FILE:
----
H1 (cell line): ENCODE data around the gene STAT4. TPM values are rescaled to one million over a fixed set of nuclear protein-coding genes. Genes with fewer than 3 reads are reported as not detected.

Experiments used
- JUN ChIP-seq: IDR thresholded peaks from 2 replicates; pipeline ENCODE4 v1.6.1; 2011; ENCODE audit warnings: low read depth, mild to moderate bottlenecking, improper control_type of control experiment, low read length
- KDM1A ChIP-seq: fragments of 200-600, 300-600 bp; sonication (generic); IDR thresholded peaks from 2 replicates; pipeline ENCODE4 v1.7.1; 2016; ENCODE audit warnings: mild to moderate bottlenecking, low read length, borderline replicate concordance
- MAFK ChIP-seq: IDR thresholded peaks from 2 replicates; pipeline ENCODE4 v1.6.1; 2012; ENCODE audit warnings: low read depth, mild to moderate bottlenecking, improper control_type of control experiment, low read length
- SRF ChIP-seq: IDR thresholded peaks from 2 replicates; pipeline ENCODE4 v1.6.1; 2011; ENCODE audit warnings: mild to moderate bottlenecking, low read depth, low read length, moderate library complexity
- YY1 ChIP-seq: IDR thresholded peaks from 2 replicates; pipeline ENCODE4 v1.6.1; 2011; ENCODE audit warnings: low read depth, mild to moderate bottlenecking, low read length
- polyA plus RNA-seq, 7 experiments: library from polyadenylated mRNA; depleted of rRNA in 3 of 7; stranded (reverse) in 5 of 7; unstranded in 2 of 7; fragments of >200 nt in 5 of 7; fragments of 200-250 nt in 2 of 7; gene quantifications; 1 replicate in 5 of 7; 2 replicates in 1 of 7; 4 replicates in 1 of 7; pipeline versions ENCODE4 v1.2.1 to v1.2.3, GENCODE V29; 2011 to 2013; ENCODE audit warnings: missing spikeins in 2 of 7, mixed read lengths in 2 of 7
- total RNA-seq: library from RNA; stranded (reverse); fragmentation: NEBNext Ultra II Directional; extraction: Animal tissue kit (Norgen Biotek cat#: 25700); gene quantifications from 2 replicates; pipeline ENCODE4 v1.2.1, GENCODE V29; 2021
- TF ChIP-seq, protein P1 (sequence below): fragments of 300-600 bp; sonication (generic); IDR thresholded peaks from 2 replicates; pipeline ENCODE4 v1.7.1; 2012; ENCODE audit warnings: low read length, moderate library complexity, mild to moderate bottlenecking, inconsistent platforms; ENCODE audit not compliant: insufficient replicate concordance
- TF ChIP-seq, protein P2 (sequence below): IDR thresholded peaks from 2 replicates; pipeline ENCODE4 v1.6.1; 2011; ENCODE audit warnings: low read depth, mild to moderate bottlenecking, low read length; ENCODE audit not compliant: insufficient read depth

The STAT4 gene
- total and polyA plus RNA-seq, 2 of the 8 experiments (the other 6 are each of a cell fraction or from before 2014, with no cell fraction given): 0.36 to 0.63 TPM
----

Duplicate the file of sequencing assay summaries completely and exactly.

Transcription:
H1 (cell line): ENCODE data around the gene STAT4. TPM values are rescaled to one million over a fixed set of nuclear protein-coding genes. Genes with fewer than 3 reads are reported as not detected.

Experiments used
- JUN ChIP-seq: IDR thresholded peaks from 2 replicates; pipeline ENCODE4 v1.6.1; 2011; ENCODE audit warnings: low read depth, mild to moderate bottlenecking, improper control_type of control experiment, low read length
- KDM1A ChIP-seq: fragments of 200-600, 300-600 bp; sonication (generic); IDR thresholded peaks from 2 replicates; pipeline ENCODE4 v1.7.1; 2016; ENCODE audit warnings: mild to moderate bottlenecking, low read length, borderline replicate concordance
- MAFK ChIP-seq: IDR thresholded peaks from 2 replicates; pipeline ENCODE4 v1.6.1; 2012; ENCODE audit warnings: low read depth, mild to moderate bottlenecking, improper control_type of control experiment, low read length
- SRF ChIP-seq: IDR thresholded peaks from 2 replicates; pipeline ENCODE4 v1.6.1; 2011; ENCODE audit warnings: mild to moderate bottlenecking, low read depth, low read length, moderate library complexity
- YY1 ChIP-seq: IDR thresholded peaks from 2 replicates; pipeline ENCODE4 v1.6.1; 2011; ENCODE audit warnings: low read depth, mild to moderate bottlenecking, low read length
- polyA plus RNA-seq, 7 experiments: library from polyadenylated mRNA; depleted of rRNA in 3 of 7; stranded (reverse) in 5 of 7; unstranded in 2 of 7; fragments of >200 nt in 5 of 7; fragments of 200-250 nt in 2 of 7; gene quantifications; 1 replicate in 5 of 7; 2 replicates in 1 of 7; 4 replicates in 1 of 7; pipeline versions ENCODE4 v1.2.1 to v1.2.3, GENCODE V29; 2011 to 2013; ENCODE audit warnings: missing spikeins in 2 of 7, mixed read lengths in 2 of 7
- total RNA-seq: library from RNA; stranded (reverse); fragmentation: NEBNext Ultra II Directional; extraction: Animal tissue kit (Norgen Biotek cat#: 25700); gene quantifications from 2 replicates; pipeline ENCODE4 v1.2.1, GENCODE V29; 2021
- TF ChIP-seq, protein P1 (sequence below): fragments of 300-600 bp; sonication (generic); IDR thresholded peaks from 2 replicates; pipeline ENCODE4 v1.7.1; 2012; ENCODE audit warnings: low read length, moderate library complexity, mild to moderate bottlenecking, inconsistent platforms; ENCODE audit not compliant: insufficient replicate concordance
- TF ChIP-seq, protein P2 (sequence below): IDR thresholded peaks from 2 replicates; pipeline ENCODE4 v1.6.1; 2011; ENCODE audit warnings: low read depth, mild to moderate bottlenecking, low read length; ENCODE audit not compliant: insufficient read depth

The STAT4 gene
- total and polyA plus RNA-seq, 2 of the 8 experiments (the other 6 are each of a cell fraction or from before 2014, with no cell fraction given): 0.36 to 0.63 TPM